Great job! I think that looks so much better, don't you? The wonky beams really give it a cartoony quality and just make the building seem more "lively." Depending on how cartoony you want it to look, you can tweak it even more if needed (FFDs in Max do this really well). It really depends on your intended use for the final model. In general, when doing cartoony stuff, a good rule to follow is never use straight lines and always taper everything, no matter how little. Long lines that are perfectly straight look "unfinished" and very CG-ish, and almost never exist in the real world, cartoony or not. Look at any old building and you'll see warps and bends and sags just from the weight of the building over the years.

I think the stone base is still too perfect and regular, but passable. If you could have a few slightly skewed bricks with chipped corners and such, it would help. Just have to be careful to not create too distictive a pattern where the repeated tiles becomes instantly visible.

Might consider beveling the ends of the beams since the style overall is pretty refined, architecturally, but the big beam ends look a little raw. Also need to grub-up the textures a bit and this will be awesome.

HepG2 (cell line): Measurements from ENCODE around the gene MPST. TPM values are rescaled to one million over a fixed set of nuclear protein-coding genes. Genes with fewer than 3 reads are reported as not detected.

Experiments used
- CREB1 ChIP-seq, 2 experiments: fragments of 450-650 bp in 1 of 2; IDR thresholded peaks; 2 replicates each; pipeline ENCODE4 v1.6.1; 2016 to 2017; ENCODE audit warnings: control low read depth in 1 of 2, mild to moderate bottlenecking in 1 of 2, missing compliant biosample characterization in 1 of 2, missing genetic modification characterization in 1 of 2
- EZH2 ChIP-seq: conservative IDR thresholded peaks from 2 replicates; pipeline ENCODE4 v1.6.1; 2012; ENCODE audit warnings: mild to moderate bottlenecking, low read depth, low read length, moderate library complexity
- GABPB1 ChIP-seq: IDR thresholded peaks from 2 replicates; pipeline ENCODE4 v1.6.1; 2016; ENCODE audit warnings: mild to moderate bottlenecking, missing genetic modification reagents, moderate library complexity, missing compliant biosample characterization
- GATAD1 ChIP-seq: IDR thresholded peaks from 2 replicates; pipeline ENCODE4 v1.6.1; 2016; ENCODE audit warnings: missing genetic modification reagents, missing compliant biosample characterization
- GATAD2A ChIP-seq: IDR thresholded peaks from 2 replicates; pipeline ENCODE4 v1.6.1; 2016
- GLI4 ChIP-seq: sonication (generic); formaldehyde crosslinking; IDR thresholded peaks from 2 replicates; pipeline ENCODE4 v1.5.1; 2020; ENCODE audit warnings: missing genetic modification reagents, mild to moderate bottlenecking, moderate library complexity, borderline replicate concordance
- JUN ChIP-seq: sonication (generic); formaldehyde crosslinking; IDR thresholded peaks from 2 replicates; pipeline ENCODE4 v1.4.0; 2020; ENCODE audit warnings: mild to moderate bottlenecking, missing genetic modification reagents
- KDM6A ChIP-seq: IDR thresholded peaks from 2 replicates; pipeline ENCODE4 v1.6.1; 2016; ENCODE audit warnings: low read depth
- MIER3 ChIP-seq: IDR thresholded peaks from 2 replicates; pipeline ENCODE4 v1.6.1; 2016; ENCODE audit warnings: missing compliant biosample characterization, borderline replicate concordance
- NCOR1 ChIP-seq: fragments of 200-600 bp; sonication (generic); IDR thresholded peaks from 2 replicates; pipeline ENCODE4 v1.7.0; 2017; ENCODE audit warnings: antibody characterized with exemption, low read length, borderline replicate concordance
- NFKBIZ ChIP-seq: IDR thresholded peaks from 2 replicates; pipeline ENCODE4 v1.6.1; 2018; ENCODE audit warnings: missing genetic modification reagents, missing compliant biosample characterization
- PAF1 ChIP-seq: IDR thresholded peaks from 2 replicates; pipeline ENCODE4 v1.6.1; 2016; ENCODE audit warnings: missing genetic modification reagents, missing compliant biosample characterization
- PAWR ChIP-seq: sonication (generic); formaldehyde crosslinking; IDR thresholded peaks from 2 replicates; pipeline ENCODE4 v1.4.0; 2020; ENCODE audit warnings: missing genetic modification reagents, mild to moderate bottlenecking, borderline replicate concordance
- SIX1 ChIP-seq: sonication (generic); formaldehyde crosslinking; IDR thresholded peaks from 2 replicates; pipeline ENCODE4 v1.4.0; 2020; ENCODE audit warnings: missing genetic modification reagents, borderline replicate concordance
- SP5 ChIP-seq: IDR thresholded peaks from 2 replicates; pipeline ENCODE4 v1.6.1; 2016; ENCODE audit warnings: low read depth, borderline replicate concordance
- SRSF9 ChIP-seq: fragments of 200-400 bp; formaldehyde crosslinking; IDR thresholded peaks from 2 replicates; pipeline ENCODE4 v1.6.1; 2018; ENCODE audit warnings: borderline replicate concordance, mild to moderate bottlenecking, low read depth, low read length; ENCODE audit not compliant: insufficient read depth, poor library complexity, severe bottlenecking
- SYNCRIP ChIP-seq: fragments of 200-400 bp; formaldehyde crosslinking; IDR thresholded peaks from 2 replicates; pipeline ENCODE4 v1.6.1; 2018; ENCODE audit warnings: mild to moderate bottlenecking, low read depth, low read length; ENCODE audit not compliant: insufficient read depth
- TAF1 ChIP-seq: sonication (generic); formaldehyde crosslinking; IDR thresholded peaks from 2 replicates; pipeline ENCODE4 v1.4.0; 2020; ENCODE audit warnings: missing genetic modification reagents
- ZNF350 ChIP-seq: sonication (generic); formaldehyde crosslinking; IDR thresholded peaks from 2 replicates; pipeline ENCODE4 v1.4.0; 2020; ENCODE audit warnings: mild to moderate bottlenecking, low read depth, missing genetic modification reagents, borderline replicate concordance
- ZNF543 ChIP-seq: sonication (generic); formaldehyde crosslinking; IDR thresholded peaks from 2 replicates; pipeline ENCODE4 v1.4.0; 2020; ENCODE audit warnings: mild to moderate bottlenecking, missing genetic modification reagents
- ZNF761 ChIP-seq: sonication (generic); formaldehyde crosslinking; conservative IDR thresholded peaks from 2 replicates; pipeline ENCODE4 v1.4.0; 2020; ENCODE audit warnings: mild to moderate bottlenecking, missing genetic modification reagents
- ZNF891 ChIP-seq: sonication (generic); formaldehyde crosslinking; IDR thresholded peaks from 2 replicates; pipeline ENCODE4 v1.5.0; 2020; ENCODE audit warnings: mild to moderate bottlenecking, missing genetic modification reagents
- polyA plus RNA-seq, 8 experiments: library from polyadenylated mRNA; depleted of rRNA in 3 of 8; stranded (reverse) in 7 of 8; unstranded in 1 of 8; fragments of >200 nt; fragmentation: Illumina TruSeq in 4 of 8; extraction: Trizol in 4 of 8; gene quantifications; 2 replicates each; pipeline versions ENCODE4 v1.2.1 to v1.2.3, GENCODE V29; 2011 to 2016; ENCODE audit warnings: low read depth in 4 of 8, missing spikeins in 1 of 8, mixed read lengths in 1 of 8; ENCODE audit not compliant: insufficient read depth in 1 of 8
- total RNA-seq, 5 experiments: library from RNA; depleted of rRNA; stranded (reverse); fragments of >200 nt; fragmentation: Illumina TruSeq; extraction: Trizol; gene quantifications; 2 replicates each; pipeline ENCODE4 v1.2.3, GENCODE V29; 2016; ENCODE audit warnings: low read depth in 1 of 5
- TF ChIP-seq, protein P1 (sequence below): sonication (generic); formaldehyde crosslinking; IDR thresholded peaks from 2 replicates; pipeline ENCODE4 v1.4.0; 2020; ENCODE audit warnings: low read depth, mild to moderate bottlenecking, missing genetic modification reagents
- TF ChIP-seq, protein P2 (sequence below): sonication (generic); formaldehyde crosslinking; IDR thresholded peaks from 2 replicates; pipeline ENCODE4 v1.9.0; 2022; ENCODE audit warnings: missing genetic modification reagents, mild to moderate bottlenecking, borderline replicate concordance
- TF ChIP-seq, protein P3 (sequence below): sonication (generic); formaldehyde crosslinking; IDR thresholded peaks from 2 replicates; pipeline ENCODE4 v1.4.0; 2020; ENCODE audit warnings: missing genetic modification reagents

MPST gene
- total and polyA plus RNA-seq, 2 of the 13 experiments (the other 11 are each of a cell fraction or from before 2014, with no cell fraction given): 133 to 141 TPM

__________________
www.artbot.com

 
Old 02 February 2012   #25
Thanks Artbot... your suggestions are just awesome. I do think it makes all the difference. Thanks!

I thought about tapering the whole thing but, I noticed the windows, doors and other things that should remain 'straight' got skewed with the rest so I wasn't sure what to do. What would you do? break down the model (detach stuff), taper the main building mesh, then re-attach the windows and position them?

So if I breakdown your comments:

- "I think the stone base is still too perfect and regular, but passable."
Here I presume you refer to the mesh. I could exaggerate the irregularities even more if you think I should.

- "If you could have a few slightly skewed bricks with chipped corners and such, it would help."
Here I presume you refer to the texture. I'll draw more irregularities and chipped corners.

- "Might consider beveling the ends of the beams"
Ok no prob.

- "Also need to grub-up the textures a bit"
Sorry english is my second language. Do you mean simply to improve overall?

If there's something I didn't understand correctly, lemme know! Thanks again!
 
Old 02 February 2012   #26
"Grub up the textures" means to add dirt. I'd also see if you can get a larger brick texture. I can see the tile on the short side with no windows.